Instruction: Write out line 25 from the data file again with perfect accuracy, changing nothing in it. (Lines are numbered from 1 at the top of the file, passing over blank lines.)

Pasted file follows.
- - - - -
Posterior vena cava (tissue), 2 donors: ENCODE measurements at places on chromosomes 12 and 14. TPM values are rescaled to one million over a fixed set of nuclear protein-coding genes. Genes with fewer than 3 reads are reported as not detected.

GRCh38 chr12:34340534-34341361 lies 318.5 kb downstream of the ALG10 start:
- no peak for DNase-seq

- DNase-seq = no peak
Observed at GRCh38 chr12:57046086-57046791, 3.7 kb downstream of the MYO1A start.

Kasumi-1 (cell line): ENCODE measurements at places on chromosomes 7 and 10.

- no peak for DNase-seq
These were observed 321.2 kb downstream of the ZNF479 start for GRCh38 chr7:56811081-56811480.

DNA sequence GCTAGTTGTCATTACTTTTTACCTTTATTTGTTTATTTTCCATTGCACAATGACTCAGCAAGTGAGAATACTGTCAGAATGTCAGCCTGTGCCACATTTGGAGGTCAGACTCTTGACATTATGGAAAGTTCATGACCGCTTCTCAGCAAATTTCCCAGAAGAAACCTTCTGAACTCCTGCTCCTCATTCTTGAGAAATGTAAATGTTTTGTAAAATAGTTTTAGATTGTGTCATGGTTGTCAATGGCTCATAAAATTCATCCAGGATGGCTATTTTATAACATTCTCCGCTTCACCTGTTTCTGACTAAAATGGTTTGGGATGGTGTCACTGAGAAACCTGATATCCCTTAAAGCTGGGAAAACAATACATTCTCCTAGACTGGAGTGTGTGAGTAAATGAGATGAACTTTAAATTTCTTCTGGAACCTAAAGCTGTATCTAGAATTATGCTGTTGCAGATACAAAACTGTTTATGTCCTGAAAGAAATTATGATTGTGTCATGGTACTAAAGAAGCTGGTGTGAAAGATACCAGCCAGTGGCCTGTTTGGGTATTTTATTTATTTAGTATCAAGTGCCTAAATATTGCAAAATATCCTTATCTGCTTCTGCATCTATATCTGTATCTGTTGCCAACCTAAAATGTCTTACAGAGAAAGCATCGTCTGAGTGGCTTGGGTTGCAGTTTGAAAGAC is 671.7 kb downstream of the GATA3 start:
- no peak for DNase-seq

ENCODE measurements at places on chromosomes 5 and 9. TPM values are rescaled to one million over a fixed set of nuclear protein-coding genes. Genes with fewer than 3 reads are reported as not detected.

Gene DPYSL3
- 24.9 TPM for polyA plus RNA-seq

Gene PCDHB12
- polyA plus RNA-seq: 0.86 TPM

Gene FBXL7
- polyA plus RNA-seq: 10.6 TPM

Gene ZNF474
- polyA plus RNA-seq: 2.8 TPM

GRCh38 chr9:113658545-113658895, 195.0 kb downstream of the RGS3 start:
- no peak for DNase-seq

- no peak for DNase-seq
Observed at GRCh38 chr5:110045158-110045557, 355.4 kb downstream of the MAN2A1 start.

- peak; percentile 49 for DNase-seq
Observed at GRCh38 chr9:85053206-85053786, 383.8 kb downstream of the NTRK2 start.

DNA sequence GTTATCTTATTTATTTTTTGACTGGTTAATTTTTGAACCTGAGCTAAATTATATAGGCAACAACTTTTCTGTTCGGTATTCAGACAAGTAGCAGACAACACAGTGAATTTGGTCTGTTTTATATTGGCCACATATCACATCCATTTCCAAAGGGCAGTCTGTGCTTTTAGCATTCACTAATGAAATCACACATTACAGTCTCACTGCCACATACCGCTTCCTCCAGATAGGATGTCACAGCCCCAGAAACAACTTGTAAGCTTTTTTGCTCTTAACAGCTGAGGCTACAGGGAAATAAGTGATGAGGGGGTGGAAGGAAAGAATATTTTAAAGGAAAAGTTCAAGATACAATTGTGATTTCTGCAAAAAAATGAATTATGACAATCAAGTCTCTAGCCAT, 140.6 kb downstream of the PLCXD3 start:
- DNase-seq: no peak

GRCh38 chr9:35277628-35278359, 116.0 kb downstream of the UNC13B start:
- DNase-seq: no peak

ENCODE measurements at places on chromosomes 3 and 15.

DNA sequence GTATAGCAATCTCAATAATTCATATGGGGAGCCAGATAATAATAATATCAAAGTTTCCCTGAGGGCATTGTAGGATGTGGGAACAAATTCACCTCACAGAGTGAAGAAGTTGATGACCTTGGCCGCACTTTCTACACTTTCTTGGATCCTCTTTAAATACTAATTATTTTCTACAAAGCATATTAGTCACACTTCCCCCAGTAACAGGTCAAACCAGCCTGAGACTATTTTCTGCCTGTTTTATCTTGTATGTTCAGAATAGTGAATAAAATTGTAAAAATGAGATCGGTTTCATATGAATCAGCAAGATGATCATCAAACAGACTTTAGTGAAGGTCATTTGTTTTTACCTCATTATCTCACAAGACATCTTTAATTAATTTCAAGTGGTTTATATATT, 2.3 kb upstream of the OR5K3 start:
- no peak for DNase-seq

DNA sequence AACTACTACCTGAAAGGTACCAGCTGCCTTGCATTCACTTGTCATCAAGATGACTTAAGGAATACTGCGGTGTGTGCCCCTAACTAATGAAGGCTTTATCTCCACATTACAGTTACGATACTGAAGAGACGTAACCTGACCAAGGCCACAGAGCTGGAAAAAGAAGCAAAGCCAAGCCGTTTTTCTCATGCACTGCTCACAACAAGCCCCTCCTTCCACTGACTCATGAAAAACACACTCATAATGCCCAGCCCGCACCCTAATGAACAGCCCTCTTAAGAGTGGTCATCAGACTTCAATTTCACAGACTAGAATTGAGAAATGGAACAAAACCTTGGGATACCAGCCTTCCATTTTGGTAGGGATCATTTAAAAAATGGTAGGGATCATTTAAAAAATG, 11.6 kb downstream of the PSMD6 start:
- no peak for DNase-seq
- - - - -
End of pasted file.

Observed at GRCh38 chr9:85053206-85053786, 383.8 kb downstream of the NTRK2 start.